Indiana Drunk Driving Accident Lawyers discuss Alcohol Tests

As your Indiana Drunk Driving accident Attorneys, representing Hoosiers seriously injured in drunk driving accidents all over the State of Indiana from our Indianapolis offices, we know how devastating a drunk driving accident can be.  A drunk driver causes drunk driving accidents because the drunk is impaired and cannot control the car.  In the hands of a drunk driver the car becomes a 2,000 pound missile wreaking havoc on our roads.  We have seen too many drunk driving accidents and the resulting injuries which include spinal cord injuries resulting in paraplegia and quadriplegia, broken bones, brain injury, blindness, and wrongful death.  So what does science tell us about how to determine if a driver is drunk? 

 First it is more precise to use the term impaired.  Alcohol is a central nervous system depressant.  In other words, alcohol depresses (impairs) the signals to and from the brain from the body.  Thus, bodily function, reaction time and judgment become impaired as a result of the alcohol.  The more alcohol in the system, the greater the impairment to the signaling system between the brain and the body and the more danger in the operation of machinery, such as a car. The criminal justice system has different criminal statutes addressing alcohol impairment.  One Such Statute is  I.C. 9-30-5-1. Sec. 1. (a) A person who operates a vehicle with an alcohol concentration equivalent to at least eight-hundredths (0.08) gram of alcohol but less than fifteen-hundredths (0.15) gram of alcohol per: (1) one hundred (100) milliliters of the person’s blood; or  (2) two hundred ten (210) liters of the person’s breath; commits a Class C misdemeanor. (b) A person who operates a vehicle with an alcohol concentration equivalent to at least fifteen-hundredths (0.15) gram of alcohol per: (1) one hundred (100) milliliters of the person’s blood; or (2) two hundred ten (210) liters of the person’s breath; commits a Class A misdemeanor. (c) A person who operates a vehicle with a controlled substance listed in schedule I or II of IC 35-48-2 or its metabolite in the person’s body commits a Class C misdemeanor.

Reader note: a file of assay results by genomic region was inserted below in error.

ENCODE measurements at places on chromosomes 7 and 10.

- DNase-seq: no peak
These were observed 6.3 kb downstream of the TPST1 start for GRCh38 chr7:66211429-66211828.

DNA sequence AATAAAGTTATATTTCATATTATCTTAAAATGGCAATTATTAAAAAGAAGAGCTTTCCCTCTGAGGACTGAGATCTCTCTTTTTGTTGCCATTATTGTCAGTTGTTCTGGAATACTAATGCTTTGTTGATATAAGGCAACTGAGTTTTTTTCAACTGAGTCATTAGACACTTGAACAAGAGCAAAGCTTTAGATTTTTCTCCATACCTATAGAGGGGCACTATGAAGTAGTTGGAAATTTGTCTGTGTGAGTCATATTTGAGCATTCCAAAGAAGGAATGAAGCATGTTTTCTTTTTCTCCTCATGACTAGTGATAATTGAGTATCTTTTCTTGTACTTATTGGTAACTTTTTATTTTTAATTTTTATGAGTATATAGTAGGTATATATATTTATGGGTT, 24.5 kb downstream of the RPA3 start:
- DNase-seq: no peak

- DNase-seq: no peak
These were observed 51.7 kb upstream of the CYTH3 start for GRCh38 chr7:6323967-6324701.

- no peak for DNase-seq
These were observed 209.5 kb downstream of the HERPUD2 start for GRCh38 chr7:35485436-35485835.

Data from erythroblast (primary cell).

This statute requires proof of a certain alcohol concentration in the blood, it does not require proof of impairment.  Tests are obtained either in the form of breath tests or blood tests.  Under Indiana Law, when a driver obtains an operator’s license, they impliedly consent to a blood or breath test if the authorities have probable cause to believe a driver is driving under the influence. See I.C. 9-30-6-1.  Impairment is not tested with a machine.  Impairment is tested by a couple different observations of trained law enforcement.  The officer detects impairment by observing the operator drive.  Observations of impairment include weaving, taking wide turns, driving at reduced speeds and failing to properly stop at stop signs.  If an officer has reason to believe a person is intoxicated, the officer will have the driver do field sobriety checks.  These include walking a straight line, saying the alphabet, touching the finger to the nose while standing on one leg, etc.  The officer will be asked to testify as to their observations of the driver in performing these tasks when impairment is an issue in the prosecution. 

 There is a great deal more to this topic than this space allows.  If you would like to further discuss these matters, please contact us.

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